• Switch it up by room: In a kitchen, it’s less about fabric prints and more about materials; for example, neutral stoneware, baskets, and metals. In the warmer months, we would recommend lighter accents like woven baskets, linen napkins, and colorful berry baskets. In the winter, we’d choose a heavy wood bowl filled with seasonal fruit, a display of stacked wood cutting boards, or a metallic planter. In a living room, we would instead focus more on the use of textures and pillows (depending on the season).  
  • Embrace the power of plants: You can never go wrong with a potted plant– they’re a classic piece that can be used year-round. If you want it to adapt to a season, you could plant a tree in a  lightweight pot that can be housed in a woven basket in the summer or spring, then easily moved to a heavier stone planter in the colder months.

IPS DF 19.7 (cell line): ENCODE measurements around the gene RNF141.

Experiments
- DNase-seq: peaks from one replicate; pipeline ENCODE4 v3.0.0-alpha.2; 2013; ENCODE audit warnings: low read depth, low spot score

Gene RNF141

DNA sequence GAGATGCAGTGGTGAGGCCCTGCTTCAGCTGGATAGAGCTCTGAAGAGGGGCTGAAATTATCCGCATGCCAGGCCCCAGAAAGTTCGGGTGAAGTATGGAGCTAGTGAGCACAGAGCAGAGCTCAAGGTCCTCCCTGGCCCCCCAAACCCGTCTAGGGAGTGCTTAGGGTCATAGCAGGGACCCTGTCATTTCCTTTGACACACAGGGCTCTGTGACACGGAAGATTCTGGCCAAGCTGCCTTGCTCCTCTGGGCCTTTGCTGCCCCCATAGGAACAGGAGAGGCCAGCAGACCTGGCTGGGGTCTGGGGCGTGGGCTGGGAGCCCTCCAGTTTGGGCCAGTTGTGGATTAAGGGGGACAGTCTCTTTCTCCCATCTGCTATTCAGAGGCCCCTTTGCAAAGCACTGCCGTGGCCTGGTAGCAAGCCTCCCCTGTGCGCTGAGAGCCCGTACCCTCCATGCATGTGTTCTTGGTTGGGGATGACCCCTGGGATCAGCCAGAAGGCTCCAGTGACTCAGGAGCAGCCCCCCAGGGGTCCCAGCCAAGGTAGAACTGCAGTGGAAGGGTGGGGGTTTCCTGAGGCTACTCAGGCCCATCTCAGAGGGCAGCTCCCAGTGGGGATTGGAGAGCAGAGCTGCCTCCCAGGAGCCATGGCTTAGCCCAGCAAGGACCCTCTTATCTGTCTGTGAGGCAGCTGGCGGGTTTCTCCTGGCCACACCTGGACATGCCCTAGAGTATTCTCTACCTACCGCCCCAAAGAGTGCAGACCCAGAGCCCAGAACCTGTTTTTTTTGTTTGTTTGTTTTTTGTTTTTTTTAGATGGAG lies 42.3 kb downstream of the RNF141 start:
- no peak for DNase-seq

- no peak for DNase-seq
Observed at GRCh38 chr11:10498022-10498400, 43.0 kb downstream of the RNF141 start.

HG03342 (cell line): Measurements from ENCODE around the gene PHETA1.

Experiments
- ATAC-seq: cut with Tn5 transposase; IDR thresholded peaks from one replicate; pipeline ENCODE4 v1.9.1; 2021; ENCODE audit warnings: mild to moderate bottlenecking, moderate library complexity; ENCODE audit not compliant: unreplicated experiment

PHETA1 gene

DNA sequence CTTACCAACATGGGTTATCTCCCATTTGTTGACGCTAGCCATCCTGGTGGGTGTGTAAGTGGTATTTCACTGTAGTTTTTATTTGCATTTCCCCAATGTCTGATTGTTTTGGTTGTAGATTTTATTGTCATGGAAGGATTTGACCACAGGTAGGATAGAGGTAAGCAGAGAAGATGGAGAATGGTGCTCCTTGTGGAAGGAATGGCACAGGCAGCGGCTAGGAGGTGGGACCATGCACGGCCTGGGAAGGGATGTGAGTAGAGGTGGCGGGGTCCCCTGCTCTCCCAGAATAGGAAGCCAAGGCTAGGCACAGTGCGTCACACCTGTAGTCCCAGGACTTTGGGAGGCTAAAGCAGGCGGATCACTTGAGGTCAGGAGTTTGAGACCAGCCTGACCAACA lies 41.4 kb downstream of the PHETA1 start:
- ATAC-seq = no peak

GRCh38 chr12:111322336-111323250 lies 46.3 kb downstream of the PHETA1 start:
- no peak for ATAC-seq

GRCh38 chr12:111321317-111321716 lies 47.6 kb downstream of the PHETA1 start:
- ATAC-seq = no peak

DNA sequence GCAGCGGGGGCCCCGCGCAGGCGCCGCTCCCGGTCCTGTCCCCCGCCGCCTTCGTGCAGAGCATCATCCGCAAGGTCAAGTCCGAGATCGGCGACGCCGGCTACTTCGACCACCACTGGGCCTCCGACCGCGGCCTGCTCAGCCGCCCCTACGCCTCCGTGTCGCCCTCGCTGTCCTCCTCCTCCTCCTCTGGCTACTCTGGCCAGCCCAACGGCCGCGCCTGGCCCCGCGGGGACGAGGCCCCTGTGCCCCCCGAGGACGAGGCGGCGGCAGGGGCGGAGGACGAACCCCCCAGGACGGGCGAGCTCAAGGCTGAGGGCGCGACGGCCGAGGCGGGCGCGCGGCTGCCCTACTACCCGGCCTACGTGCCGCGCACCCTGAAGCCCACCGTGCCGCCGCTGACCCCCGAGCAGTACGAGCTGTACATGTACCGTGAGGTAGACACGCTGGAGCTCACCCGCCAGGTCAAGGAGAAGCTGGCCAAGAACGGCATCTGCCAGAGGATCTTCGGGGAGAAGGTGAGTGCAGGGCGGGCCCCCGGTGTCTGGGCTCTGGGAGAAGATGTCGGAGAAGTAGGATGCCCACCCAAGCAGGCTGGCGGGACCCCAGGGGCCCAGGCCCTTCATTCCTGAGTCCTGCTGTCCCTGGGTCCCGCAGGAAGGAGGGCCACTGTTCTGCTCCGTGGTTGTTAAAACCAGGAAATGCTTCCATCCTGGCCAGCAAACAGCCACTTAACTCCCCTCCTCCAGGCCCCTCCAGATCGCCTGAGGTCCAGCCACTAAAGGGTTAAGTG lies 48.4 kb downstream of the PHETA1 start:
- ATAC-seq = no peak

• Invest in timeless artwork: Any art piece that you love should have a permanent place in your home regardless of the season. We love landscapes, vintage prints, and modern pieces from local artists. If you like the ability to change out your art seasonally, you could experiment with a Frame TV which allows you to have a resting art piece when your TV is not in use.  
  • Choose practical items: Most of us don’t need more knick-knacks, so we love to design for the season while also being practical. We are big fans of using cloth napkins for everyday meals, while changing out our napkin collection for the season – plaids for fall, metallics for the holidays, mini florals for spring, and stripes for the summer.